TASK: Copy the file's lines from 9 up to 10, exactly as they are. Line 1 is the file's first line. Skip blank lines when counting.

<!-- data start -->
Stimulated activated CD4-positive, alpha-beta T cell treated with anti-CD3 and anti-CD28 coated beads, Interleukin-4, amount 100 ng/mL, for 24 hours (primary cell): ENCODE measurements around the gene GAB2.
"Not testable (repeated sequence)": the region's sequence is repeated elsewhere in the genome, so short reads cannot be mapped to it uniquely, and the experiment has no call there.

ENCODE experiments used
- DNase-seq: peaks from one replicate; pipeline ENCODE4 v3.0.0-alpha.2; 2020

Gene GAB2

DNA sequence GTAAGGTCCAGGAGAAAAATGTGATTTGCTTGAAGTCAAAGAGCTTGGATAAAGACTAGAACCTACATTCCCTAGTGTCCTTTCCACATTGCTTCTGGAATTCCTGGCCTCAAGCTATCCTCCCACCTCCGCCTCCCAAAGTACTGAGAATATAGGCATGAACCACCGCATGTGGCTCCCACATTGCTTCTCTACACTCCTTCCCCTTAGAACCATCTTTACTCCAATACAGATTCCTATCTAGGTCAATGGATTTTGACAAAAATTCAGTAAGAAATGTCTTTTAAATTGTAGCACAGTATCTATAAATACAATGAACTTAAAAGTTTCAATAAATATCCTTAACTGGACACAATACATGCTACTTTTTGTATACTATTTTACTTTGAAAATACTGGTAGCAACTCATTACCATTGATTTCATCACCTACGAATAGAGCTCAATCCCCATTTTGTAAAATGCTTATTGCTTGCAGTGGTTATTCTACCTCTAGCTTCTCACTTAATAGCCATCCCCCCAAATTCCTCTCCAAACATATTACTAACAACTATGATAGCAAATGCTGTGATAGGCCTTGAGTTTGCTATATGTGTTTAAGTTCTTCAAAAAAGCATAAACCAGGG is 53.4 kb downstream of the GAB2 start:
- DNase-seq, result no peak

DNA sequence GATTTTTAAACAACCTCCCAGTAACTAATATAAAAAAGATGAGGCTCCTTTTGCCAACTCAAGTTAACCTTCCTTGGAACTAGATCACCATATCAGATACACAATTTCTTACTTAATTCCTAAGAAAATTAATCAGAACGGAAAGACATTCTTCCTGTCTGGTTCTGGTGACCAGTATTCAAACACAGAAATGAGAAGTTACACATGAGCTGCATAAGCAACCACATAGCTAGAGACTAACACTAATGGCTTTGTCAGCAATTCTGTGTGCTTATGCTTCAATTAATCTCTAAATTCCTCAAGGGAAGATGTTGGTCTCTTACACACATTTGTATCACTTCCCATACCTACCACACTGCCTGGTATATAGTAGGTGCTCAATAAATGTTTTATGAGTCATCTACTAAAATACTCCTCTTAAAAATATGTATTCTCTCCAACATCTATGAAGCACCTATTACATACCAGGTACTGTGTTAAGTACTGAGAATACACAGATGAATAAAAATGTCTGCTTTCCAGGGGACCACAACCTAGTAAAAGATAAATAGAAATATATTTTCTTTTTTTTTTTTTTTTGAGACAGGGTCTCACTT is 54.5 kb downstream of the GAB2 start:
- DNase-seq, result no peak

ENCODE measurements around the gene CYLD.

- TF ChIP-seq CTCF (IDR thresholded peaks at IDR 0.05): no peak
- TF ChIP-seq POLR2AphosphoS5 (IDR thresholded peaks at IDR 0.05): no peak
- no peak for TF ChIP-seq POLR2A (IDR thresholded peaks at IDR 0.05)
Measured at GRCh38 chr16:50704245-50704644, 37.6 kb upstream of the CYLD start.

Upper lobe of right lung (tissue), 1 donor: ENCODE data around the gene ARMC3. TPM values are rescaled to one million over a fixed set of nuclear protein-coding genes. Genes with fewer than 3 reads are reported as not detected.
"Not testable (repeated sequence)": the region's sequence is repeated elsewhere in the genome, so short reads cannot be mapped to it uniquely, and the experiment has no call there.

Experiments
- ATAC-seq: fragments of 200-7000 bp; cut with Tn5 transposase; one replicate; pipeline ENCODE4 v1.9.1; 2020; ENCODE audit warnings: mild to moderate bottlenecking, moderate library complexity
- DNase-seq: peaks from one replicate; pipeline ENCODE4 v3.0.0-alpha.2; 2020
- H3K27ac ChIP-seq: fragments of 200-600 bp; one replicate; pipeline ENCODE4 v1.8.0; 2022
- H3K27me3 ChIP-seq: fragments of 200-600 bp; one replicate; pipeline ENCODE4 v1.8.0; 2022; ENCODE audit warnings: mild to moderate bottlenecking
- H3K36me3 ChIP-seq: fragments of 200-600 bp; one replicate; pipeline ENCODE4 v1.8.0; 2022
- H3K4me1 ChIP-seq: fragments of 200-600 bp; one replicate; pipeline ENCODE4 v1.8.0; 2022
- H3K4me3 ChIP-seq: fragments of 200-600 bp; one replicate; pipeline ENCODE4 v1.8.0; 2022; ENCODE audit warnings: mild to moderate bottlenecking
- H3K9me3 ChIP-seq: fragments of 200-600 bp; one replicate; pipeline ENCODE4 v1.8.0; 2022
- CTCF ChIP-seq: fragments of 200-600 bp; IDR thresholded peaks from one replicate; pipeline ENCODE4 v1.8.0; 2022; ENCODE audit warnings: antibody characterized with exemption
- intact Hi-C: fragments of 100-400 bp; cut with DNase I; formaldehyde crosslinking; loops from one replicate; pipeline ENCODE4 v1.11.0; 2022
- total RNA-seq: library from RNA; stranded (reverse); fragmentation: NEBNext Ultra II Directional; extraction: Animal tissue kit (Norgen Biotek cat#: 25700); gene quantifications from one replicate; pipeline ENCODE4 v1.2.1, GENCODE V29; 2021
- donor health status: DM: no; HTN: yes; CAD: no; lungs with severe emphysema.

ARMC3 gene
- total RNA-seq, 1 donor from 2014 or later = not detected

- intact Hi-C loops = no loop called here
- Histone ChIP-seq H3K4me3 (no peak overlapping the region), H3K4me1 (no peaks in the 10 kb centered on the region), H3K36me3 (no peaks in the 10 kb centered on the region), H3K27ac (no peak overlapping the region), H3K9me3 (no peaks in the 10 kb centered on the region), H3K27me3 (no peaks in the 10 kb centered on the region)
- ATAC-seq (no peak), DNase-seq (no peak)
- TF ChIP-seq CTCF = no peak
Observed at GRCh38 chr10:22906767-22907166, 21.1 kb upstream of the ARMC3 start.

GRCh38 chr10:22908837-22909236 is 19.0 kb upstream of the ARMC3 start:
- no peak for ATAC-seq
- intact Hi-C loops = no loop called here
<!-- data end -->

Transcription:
- DNase-seq, result no peak

ENCODE measurements around the gene CYLD.